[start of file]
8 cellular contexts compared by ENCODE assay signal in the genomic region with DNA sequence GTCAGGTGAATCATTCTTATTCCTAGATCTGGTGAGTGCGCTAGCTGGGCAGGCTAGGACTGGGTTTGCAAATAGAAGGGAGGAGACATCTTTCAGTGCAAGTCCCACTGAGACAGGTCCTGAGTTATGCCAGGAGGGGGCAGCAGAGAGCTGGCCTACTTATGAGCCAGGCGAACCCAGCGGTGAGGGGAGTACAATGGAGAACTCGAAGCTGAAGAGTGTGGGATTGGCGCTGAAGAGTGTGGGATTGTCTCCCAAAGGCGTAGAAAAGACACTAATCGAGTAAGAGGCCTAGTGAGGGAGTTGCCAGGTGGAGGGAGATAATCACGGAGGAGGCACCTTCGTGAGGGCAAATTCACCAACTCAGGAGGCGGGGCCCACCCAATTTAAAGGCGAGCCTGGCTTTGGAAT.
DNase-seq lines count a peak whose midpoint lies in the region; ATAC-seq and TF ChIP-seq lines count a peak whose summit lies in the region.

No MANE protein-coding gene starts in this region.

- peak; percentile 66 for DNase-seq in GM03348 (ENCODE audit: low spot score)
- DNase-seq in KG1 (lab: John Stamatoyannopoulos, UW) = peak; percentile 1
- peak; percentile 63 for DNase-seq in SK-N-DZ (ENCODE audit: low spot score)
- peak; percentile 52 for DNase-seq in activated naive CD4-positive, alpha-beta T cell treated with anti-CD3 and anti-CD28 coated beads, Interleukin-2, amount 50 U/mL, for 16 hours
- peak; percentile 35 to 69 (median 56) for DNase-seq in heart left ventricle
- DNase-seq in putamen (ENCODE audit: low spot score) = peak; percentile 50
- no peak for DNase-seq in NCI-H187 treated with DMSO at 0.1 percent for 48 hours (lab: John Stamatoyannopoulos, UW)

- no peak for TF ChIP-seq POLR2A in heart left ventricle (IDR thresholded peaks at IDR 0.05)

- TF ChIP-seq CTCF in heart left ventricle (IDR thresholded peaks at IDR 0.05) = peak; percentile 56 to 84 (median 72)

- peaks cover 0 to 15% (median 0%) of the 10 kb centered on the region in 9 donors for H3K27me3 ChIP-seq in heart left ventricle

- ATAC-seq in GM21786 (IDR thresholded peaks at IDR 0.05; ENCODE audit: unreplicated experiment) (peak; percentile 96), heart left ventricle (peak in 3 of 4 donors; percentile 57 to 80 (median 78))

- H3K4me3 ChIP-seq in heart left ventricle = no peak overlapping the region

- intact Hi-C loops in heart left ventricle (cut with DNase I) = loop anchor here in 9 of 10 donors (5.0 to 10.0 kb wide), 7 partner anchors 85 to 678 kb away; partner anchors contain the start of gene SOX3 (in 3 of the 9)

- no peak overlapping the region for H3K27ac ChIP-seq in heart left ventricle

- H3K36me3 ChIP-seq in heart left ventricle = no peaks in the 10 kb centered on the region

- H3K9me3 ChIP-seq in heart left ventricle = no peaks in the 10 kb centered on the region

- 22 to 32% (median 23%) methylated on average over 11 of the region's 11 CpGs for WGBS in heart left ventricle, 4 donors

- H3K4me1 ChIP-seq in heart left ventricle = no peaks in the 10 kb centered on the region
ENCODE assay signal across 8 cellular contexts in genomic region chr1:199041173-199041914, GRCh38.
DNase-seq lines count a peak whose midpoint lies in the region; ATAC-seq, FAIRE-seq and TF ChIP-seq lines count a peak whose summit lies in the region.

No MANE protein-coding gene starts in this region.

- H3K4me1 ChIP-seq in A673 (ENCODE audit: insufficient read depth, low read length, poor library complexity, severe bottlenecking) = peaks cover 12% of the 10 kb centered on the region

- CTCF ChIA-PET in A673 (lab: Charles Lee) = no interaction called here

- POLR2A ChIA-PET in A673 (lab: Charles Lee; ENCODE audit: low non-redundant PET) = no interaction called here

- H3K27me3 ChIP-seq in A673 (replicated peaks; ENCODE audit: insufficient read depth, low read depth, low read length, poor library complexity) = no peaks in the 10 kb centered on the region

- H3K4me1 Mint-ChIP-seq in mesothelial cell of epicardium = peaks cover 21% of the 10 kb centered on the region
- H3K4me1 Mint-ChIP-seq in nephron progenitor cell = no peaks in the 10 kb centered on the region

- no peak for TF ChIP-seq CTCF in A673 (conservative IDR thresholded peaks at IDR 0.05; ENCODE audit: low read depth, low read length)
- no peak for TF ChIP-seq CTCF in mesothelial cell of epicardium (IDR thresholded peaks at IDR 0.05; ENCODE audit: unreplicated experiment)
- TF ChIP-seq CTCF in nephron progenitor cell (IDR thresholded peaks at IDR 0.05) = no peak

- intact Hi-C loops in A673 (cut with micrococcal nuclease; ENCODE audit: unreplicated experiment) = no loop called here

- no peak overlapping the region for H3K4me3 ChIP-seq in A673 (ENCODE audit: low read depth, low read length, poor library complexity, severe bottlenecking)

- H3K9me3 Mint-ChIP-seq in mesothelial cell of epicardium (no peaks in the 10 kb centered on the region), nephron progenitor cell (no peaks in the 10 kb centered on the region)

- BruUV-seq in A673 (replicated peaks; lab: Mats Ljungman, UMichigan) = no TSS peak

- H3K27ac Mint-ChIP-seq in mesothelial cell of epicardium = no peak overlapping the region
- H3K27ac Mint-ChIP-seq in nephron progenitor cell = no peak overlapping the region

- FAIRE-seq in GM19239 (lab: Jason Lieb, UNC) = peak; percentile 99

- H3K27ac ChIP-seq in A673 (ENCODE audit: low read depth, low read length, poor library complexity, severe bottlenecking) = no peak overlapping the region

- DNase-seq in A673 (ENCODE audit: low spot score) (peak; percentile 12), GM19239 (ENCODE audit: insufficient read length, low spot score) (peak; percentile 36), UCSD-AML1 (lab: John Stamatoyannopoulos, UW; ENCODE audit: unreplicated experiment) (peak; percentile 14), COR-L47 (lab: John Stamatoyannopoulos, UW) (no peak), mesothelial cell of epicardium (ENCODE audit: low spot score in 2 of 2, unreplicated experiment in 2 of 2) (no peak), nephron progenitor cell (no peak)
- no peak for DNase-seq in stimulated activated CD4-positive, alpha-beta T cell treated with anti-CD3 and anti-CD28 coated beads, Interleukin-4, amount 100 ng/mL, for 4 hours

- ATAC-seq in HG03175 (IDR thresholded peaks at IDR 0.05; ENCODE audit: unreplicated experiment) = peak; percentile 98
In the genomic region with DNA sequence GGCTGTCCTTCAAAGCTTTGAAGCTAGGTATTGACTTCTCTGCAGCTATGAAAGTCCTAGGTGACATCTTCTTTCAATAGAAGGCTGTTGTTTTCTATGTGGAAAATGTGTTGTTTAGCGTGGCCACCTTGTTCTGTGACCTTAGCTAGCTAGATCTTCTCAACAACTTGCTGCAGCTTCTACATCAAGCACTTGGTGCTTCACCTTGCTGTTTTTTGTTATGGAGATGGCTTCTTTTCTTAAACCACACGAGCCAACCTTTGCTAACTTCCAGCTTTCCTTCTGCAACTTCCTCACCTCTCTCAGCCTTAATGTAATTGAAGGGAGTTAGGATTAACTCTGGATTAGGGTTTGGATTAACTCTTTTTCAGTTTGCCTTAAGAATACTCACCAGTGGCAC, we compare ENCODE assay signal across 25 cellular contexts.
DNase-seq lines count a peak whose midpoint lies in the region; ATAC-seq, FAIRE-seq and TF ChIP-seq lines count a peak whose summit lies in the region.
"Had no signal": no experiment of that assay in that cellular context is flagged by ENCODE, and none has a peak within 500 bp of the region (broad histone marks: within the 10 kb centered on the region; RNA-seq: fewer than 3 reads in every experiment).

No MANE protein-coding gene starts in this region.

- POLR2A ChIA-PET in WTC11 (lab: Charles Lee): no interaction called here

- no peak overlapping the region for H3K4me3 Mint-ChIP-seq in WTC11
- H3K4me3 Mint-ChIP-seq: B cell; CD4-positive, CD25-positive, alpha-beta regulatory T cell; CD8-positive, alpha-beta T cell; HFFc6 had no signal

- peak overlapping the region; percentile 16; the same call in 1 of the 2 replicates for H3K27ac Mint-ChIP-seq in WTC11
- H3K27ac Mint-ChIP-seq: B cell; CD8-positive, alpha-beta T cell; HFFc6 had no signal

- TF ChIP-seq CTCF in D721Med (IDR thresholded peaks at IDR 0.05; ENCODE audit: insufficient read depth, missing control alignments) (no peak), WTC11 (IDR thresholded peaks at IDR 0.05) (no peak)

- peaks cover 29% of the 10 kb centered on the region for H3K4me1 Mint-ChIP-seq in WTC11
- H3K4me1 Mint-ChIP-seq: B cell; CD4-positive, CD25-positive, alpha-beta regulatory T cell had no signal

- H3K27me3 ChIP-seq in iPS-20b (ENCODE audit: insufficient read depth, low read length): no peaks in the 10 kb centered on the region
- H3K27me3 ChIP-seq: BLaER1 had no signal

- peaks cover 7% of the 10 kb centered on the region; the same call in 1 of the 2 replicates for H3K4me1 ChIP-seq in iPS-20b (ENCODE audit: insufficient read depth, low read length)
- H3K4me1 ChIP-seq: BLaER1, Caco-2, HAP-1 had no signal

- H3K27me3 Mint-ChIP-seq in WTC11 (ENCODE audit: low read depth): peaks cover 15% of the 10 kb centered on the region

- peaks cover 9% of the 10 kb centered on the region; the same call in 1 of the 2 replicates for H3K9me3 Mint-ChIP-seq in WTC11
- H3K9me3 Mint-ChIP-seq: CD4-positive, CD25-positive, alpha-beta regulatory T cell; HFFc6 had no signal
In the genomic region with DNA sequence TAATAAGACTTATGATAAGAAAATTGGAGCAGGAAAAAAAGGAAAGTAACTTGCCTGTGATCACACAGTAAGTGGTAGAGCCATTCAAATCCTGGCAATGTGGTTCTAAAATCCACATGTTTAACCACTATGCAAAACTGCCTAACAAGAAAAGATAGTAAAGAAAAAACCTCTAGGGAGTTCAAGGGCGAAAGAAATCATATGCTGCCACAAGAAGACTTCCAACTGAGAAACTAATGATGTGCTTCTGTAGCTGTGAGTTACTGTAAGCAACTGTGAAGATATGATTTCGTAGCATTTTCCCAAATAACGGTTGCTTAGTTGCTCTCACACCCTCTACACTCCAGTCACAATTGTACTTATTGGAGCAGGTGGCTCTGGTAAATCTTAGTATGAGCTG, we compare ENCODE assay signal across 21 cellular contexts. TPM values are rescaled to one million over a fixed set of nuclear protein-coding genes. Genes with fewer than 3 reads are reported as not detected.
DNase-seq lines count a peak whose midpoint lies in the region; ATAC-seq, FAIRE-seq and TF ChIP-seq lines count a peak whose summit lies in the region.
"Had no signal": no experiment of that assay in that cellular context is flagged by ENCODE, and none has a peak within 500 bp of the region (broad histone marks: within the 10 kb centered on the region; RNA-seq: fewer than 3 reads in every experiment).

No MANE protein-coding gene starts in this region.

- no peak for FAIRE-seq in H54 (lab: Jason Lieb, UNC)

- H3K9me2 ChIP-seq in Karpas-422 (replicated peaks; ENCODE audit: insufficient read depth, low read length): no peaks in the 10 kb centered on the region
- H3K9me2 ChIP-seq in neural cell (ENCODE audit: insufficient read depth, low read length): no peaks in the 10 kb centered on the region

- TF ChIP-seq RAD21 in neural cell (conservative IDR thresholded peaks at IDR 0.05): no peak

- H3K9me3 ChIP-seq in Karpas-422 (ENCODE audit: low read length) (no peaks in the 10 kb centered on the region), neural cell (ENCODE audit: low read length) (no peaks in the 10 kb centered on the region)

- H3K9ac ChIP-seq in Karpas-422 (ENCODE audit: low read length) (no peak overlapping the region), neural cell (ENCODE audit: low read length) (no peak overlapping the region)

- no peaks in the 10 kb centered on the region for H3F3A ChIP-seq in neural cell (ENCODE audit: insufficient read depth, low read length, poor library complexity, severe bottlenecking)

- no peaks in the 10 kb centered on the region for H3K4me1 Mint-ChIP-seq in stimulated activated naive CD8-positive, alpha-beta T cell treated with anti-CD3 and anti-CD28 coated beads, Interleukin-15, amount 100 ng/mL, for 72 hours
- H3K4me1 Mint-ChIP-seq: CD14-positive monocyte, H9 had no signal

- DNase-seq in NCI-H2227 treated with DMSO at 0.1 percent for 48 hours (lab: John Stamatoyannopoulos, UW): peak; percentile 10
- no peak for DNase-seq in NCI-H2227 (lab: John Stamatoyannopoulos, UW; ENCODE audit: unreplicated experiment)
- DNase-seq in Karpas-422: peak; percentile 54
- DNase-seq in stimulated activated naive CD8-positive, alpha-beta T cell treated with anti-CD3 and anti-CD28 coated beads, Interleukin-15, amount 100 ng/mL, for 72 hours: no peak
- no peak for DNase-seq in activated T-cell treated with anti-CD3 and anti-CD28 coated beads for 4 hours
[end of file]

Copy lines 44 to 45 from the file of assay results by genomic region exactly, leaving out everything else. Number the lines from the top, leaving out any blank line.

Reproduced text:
- ATAC-seq in HG03175 (IDR thresholded peaks at IDR 0.05; ENCODE audit: unreplicated experiment) = peak; percentile 98
In the genomic region with DNA sequence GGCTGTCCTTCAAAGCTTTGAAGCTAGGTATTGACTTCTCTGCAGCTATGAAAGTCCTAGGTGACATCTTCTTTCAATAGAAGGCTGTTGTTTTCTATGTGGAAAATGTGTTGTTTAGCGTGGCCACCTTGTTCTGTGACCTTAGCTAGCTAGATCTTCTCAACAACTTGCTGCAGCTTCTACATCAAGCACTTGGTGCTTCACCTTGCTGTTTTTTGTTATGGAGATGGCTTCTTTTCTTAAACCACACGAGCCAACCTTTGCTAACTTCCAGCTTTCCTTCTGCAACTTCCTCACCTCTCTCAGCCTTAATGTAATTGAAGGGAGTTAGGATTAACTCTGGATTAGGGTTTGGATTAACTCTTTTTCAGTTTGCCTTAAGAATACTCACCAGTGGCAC, we compare ENCODE assay signal across 25 cellular contexts.